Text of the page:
What does this have to do with removing the offensive language about "intrinsically disordered?" Quite a bit. To be sure, philosophers will defend the "intrinsically disordered" language by reference to the procreative purpose of the sex act. All sexual expression, they will claim, must at least theoretically be open to procreation and express the symbolism of male/female complementarity. And since same-sex relations cannot be accomplish these things, they are "intrinsically disordered."
These are hidden nuances which 99 percent of the Catechism's readers cannot be expected to fathom. The average reader of the Catechism will see in this language the whole, sorry history of efforts to medicalize and "treat" those deemed "afflicted" with same-sex attractions.
Indeed, it was not that many years ago when psychologists and psychiatrists used aggressive forms of treatment, including electrical shock therapy, as a means of "curing" people of their attractions for members of the same sex. A 1973 study in the Journal of Abnormal Psychology thus asserted confidently that "[e]lectric shock as an aversive technique for treatment of sexual deviation has been reported to be effective in numerous case reports and in various larger studies." Today, we quite properly condemn such medical interventions as barbaric and cruel.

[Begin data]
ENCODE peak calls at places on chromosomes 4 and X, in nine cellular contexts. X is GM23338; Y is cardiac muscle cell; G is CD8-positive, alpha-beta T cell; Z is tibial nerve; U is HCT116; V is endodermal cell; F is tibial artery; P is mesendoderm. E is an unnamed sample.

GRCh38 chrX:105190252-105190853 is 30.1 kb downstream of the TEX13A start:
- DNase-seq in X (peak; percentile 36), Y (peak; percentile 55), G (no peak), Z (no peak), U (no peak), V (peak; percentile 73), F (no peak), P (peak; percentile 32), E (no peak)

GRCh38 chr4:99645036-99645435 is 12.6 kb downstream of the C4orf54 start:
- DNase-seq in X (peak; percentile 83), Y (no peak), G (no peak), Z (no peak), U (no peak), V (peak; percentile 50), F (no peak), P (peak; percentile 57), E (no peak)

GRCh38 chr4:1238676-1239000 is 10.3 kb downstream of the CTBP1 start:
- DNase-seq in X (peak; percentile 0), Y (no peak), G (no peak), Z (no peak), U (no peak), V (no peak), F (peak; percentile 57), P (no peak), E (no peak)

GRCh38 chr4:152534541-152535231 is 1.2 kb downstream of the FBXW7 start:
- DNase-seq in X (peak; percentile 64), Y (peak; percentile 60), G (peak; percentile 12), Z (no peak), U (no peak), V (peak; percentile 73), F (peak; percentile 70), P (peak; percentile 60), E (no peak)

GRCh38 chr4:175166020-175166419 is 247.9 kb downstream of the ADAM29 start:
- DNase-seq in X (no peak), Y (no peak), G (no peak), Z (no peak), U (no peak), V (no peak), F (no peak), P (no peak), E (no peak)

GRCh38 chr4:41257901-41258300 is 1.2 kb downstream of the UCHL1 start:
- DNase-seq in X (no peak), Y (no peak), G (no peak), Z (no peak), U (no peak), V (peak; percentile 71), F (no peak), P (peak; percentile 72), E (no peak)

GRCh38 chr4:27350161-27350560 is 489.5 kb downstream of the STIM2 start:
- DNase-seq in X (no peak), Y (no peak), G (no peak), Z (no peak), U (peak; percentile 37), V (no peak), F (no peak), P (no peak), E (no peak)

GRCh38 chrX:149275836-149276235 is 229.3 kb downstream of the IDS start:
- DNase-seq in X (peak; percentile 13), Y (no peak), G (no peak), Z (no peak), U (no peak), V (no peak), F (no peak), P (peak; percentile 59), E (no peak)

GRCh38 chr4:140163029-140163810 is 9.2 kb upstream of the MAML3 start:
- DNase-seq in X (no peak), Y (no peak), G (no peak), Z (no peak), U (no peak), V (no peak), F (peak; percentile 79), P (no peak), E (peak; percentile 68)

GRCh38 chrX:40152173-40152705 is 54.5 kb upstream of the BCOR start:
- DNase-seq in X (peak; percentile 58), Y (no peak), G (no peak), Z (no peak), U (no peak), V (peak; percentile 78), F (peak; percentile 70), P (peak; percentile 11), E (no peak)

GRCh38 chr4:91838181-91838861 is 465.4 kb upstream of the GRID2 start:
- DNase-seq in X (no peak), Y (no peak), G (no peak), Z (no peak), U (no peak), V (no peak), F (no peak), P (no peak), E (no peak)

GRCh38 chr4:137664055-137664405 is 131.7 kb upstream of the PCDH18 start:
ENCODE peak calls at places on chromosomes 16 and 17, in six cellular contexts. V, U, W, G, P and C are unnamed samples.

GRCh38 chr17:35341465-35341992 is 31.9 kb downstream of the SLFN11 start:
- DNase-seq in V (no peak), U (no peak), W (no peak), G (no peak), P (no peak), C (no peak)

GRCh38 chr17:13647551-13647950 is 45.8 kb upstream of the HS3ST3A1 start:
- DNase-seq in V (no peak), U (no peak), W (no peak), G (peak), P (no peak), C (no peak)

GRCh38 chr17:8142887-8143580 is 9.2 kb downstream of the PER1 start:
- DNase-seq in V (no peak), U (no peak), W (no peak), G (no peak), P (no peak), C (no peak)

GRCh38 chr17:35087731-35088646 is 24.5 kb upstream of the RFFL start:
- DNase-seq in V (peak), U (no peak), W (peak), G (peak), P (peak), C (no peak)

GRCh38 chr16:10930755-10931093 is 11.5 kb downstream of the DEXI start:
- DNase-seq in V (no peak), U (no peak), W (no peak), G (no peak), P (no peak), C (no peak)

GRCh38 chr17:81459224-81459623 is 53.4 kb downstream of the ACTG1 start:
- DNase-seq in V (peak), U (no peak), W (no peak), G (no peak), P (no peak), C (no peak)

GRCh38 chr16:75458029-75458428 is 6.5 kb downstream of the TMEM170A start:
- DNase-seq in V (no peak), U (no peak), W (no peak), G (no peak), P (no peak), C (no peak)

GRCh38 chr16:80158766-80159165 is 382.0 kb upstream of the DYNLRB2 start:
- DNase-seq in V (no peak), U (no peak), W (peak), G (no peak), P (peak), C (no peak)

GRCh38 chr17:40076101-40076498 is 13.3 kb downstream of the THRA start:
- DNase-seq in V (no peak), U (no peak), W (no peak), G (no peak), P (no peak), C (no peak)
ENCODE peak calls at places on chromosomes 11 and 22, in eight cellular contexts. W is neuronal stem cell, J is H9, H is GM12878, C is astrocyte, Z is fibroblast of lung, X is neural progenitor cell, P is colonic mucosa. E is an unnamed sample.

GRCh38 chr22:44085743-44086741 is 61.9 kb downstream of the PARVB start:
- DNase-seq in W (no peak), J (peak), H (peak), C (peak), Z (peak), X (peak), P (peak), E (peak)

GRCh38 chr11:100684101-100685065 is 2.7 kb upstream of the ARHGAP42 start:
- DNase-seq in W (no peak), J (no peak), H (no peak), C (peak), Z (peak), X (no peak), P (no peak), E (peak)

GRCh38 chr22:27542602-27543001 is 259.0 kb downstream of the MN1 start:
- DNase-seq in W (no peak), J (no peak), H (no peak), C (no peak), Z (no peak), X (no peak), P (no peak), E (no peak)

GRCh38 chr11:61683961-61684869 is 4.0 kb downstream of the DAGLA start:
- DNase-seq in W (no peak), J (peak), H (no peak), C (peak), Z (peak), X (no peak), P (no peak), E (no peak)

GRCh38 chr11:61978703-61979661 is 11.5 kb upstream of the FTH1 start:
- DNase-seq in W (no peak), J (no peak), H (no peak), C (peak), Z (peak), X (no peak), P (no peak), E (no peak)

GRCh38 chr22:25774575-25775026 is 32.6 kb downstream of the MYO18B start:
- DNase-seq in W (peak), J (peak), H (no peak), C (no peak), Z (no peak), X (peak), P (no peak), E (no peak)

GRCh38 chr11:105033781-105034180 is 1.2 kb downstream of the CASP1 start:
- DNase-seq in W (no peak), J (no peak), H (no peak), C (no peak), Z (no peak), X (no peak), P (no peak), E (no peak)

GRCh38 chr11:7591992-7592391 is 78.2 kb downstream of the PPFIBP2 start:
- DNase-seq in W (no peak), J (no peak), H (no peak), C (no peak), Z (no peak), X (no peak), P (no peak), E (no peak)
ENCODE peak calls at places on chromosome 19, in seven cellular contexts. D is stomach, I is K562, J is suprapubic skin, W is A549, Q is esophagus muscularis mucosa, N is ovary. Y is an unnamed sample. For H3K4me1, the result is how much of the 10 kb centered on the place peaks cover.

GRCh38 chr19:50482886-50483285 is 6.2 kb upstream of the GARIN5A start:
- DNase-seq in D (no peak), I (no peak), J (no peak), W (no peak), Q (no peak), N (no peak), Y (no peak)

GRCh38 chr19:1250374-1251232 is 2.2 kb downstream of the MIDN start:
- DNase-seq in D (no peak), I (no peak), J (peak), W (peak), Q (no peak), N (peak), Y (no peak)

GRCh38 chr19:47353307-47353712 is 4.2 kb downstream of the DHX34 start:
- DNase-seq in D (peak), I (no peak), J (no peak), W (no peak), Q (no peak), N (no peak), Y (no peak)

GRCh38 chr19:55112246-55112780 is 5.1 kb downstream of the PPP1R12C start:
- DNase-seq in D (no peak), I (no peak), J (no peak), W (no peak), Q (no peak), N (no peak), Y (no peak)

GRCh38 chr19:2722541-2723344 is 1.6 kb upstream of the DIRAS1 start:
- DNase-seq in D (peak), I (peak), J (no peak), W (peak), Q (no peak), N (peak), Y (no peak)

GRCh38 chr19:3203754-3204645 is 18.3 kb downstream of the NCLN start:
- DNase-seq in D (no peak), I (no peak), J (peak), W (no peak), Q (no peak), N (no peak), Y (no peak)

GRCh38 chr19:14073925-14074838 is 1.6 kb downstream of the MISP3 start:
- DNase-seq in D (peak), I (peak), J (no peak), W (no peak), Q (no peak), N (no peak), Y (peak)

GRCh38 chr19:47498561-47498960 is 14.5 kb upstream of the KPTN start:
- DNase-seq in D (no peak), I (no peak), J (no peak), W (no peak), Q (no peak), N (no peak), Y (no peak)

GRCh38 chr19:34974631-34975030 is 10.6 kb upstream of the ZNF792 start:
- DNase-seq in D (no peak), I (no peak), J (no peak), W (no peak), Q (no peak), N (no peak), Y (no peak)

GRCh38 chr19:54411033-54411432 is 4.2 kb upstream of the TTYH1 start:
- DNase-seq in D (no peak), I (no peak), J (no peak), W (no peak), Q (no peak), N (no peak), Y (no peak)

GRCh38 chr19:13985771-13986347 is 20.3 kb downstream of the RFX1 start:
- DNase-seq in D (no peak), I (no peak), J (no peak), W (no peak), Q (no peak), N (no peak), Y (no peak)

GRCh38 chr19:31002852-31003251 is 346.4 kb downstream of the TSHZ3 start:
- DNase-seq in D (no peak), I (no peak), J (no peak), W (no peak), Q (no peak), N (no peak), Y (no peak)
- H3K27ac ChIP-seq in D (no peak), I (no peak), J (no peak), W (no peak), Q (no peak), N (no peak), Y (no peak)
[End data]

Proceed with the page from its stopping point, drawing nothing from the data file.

The 1997 Catechism is not that far removed in time from this mode of thought. This becomes especially clear when we consider that the principal source for the "intrinsically disordered" language was the Letter on the Pastoral Care of Homosexual Persons, published in 1986 under Cardinal Joseph Ratzinger's signature. This Letter taught that while "the particular inclination of the homosexual person is not a sin, it is a more or less strong tendency ordered toward an intrinsic moral evil." (para. 3). Gay people, the text added, can only avoid this evil through sexual chastity. (para. 12). These conclusions, the Letter declares, "find support in the more secure findings of the natural sciences."